In the picture book Love You Forever, Robert Munsch captures every mother’s feelings of unconditional love. I can’t read it without my eyes tearing, and I love the tender expressions of love. But I wonder if children like it.
The toddler makes a mess and drives the mother crazy; but she loves him forever. The 9-year-old talks back to her and acts like an animal; but she loves him forever. And so on. Even when he’s a grown man, the mother still sneaks in late at night to rock him to sleep, singing, as always:
I’ll love you forever,
I’ll like you for always,
As long as I’m living
My baby you’ll be.
Then, of course, she gets old and can no longer sing. The son, by now a father with his own baby, sings to his mother, reassuring her that as long as he’s living, his Mommy she’ll be. He then turns to repeat the scenario with his own little baby.
I really like this book and I cannot read it without crying: it is so tender to me to think how my son, now just one-year-old, will be getting old. No matter what he does, I love him and always will. And yet, I suspect that this is a book for the mother.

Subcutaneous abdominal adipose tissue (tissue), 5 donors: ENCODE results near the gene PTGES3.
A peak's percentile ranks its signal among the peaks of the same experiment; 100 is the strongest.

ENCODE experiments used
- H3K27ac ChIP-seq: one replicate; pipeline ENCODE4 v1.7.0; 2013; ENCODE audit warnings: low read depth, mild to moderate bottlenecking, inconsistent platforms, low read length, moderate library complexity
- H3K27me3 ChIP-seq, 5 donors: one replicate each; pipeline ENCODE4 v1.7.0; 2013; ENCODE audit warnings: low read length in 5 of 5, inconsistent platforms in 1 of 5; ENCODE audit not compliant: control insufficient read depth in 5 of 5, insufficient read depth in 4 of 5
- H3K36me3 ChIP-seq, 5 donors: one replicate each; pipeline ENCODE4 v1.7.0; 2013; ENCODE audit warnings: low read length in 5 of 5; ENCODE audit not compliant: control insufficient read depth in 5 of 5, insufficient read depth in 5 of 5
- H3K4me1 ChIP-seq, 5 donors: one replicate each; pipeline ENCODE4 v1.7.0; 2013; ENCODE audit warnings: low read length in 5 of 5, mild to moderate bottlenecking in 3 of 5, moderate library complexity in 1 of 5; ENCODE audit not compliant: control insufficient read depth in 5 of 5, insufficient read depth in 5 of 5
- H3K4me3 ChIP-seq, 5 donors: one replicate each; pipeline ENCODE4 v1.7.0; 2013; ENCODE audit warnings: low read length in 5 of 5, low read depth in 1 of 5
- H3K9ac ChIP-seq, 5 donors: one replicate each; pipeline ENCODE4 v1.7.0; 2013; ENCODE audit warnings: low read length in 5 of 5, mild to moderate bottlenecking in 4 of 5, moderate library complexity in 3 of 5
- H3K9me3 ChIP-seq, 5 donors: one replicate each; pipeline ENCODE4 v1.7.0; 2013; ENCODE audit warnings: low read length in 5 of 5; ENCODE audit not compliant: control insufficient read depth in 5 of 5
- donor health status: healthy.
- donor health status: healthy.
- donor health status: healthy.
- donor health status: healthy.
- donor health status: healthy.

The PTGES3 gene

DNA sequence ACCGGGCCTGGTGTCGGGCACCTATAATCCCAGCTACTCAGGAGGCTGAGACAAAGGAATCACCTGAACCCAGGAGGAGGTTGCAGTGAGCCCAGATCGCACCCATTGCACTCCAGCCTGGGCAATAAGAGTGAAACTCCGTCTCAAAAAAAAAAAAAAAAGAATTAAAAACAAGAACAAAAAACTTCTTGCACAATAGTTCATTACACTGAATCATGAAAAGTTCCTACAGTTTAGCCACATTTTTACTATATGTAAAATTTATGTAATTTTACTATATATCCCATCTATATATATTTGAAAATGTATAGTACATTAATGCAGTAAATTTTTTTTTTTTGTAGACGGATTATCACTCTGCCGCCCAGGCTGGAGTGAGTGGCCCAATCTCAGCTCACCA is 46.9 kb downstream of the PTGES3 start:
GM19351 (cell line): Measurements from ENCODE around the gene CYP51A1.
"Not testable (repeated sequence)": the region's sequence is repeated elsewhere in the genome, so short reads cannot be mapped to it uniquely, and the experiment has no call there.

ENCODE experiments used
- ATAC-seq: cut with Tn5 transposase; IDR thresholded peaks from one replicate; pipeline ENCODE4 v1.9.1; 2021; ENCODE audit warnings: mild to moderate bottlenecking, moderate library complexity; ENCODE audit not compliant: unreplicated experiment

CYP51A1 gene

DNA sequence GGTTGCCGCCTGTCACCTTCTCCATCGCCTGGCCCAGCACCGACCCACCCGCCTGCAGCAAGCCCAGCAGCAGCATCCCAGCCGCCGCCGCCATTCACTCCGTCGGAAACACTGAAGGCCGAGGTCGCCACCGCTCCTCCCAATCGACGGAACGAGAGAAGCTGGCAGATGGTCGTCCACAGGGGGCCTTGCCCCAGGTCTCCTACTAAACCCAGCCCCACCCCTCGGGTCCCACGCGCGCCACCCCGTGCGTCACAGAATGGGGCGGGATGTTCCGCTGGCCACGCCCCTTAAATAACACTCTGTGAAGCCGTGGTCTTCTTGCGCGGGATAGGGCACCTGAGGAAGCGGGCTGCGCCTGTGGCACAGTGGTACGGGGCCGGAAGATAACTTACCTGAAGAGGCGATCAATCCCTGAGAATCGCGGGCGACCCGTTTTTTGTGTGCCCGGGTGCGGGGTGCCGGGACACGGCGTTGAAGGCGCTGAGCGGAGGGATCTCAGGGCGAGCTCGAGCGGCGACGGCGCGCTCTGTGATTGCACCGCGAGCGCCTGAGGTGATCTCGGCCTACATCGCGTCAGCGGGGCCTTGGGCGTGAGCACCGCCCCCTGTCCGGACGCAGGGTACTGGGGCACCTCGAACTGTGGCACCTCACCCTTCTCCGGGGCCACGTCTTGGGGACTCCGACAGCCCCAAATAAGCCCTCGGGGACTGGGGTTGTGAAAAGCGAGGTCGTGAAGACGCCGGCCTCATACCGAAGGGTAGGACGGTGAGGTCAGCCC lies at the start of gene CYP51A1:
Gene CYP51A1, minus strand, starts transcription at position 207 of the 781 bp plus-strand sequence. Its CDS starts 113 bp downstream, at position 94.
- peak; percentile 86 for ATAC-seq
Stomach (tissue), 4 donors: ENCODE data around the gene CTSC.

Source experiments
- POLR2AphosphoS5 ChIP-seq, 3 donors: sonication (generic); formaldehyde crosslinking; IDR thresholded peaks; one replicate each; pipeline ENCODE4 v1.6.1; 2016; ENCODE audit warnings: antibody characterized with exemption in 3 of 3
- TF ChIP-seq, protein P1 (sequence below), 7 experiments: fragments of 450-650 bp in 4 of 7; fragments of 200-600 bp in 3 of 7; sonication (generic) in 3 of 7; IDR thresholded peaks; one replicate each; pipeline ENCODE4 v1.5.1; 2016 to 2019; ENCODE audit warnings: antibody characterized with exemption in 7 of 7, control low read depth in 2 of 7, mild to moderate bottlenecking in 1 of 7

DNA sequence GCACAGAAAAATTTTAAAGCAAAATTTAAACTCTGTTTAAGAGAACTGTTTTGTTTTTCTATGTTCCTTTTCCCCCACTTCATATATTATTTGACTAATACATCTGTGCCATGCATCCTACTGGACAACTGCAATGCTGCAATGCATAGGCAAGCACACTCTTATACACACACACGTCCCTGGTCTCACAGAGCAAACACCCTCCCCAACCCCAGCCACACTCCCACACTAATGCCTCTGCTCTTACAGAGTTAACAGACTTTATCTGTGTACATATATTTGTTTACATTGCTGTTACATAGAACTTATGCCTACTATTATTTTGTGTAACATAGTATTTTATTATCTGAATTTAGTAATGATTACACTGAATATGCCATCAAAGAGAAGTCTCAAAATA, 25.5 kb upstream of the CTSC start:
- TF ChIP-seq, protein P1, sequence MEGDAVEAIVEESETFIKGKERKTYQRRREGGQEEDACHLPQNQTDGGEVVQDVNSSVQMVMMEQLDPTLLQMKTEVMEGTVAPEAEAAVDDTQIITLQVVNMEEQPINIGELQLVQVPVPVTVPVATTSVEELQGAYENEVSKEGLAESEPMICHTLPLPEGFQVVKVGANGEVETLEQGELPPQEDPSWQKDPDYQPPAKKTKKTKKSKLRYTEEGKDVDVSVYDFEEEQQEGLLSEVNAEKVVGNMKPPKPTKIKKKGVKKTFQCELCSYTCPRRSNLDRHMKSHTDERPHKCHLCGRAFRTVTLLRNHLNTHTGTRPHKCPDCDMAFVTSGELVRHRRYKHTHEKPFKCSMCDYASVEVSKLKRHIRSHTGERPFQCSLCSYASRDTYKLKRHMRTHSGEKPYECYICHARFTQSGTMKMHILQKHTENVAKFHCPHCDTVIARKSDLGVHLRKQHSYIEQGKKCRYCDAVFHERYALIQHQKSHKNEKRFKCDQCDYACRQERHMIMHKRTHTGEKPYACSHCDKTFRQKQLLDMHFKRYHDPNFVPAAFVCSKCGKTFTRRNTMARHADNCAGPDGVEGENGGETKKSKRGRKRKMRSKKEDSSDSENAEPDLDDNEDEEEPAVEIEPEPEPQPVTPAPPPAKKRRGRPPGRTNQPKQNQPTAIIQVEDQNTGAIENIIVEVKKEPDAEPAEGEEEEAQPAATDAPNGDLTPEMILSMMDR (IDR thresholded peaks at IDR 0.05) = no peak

In one respect, Love You Forever does not align with my personal beliefs: I believe that mothers are mothers forever, even after death, because life continues beyond this one. Therefore, to me, the line should say not “as long as I’m living” but “forever.” For me, then, this story isn’t all that disturbing; it’s a mother expressing her love to her son.
But what is your experience with Love You Forever? Does any child want to read it, thinking about how their mother will someday get old? Is this image of death disturbing to children?
I’m thinking about this book as a part of my “Children’s Literature: A Reader’s History” project. I’m pondering the question: does death and dying belong in children’s literature?